-          we take fresh meat (like lamb steaks) for the first night then dried meals thereafter.

You need extra energy and fluid compared to a ‘normal’ day to support you for carrying gear, walking long distances over demanding terrain and coping with extremes in weather.


Sample Menu


Breakfast: You can enjoy a large breakfast to provide energy over the day.

Cooked – try refried potatoes (kept cold from the night before) with baked beans and ‘Egg in the hole’ bread (break an egg into a hole in the middle of a slice of heavy grain bread and fry)

OR cereal with dried pineapple and roasted almonds, milk made up from powder. Hot chocolate.


Lunch: Salami or tuna, cheese and cucumber sandwiches, cherry tomatoes are also good value. Take boiled eggs for your first lunch.

TIP: have a packet soup when you get to the hut to restore fluid and electrolytes.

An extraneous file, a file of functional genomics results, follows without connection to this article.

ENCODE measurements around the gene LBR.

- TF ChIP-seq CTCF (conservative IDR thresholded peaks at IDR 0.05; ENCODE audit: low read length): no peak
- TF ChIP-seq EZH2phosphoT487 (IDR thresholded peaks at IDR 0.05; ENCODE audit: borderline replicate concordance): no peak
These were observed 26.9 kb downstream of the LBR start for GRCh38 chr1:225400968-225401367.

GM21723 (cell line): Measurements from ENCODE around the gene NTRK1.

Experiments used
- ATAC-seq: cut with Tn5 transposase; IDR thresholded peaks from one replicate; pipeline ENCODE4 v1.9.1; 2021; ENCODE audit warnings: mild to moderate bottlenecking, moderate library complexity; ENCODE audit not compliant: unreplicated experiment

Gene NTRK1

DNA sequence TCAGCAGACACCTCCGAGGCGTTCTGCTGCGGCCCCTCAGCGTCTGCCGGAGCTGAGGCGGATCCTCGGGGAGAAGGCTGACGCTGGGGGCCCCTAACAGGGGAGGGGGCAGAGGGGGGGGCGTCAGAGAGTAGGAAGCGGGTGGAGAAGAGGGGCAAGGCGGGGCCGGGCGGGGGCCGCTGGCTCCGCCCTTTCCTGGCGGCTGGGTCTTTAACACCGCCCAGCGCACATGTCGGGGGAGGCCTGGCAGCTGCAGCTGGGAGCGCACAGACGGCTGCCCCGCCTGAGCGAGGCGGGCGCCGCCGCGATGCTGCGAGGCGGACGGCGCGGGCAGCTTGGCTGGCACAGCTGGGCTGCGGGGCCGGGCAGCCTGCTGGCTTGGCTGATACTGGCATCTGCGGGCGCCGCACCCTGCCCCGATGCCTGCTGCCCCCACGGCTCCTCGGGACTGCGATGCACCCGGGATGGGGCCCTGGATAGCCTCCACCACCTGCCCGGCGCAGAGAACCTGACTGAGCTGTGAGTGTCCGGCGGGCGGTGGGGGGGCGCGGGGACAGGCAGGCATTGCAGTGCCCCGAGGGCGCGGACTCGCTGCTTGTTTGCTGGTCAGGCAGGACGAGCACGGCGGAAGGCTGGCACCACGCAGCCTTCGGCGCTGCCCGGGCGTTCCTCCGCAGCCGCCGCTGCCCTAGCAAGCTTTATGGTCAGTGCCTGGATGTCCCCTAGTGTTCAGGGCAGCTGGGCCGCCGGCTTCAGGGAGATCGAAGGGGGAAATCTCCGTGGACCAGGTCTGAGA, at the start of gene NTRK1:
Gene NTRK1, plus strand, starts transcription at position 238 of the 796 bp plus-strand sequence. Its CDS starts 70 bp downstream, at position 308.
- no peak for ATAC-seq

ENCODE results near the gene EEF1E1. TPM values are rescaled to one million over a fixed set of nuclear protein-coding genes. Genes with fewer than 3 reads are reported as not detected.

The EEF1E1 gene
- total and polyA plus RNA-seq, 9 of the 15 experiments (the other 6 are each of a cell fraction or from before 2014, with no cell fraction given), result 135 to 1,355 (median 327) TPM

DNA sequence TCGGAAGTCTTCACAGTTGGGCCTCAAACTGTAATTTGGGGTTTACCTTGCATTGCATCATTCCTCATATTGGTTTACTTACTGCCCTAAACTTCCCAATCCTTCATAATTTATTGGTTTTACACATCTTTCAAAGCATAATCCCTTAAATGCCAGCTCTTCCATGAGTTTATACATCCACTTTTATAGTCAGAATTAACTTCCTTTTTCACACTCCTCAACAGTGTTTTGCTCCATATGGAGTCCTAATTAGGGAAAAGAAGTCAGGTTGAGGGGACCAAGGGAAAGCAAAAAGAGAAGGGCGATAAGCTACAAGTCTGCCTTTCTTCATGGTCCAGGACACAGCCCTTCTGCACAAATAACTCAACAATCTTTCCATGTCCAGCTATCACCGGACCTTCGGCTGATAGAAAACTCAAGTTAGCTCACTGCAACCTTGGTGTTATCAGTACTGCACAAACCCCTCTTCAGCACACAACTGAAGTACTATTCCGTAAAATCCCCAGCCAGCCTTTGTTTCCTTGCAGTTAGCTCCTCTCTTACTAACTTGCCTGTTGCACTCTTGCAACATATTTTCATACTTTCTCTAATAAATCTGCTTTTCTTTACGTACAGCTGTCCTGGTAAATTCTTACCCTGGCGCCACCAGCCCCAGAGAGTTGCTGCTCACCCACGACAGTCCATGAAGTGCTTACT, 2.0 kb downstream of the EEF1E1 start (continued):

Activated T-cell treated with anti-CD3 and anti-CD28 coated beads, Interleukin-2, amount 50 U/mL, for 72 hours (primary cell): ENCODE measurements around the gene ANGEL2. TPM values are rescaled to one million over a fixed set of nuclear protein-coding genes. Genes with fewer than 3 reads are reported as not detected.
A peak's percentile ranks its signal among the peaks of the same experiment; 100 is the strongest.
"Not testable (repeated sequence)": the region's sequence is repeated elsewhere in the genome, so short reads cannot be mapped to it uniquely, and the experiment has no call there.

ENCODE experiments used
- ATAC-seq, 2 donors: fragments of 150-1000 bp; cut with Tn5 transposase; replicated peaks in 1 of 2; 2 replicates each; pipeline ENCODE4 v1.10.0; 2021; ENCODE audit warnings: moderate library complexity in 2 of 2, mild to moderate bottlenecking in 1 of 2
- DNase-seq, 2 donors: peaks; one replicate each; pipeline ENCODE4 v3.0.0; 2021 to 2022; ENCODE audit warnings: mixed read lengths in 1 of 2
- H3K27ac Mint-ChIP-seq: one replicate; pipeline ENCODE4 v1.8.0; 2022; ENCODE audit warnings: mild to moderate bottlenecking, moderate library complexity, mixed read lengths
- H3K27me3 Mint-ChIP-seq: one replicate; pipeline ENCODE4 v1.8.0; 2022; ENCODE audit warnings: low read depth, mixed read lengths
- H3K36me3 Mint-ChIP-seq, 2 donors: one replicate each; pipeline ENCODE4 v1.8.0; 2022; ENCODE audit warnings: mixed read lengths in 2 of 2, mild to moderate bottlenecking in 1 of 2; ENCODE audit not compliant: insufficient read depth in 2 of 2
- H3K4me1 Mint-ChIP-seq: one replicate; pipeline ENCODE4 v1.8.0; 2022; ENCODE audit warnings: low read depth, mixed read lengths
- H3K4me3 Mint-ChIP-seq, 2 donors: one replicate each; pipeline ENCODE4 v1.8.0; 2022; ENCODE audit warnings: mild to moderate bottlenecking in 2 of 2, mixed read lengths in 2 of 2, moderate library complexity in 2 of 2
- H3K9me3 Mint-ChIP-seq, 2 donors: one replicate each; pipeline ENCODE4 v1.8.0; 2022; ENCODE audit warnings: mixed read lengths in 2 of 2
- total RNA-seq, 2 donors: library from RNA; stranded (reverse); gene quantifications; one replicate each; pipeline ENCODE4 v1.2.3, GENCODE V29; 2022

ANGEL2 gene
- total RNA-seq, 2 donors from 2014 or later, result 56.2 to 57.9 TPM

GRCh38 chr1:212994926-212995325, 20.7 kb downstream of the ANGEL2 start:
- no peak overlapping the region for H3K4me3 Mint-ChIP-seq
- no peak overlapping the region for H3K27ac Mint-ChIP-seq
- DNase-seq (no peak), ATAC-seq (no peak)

Dinners – Night 1 = fresh food night: Lamb steaks with new potatoes and pre-made Greek salad. Dessert –fruit cake and cheese.

Night 2: Sweet and sour sausages (pre-cooked) – packet sauce (sweet and sour mix) with courgettes and rice. Dessert – rehydrated dried apricots with custard

Snacks: Have each person choose their own and carry them. Try – homemade scroggin, crackers and cheese, muesli/cereal bars

Fluids:  Water. Try it with dash of juice and pinch of salt helps with energy and electrolyte replacement when you are tramping for the whole day. Make your water easy to access and have a drink at each rest stop.

Many experienced outdoor adventurers have their favourite recipes/meals so ‘pick their brains’ for more good ideas.

Coeliac Awareness Week is 15-21 May

Many articles in the media indicate that It is a healthy choice to eat a gluten a free diet to improve health. However for people with coeliac disease it is essential, life changing  and the only treatment available.

What is coeliac disease and what are the symptoms?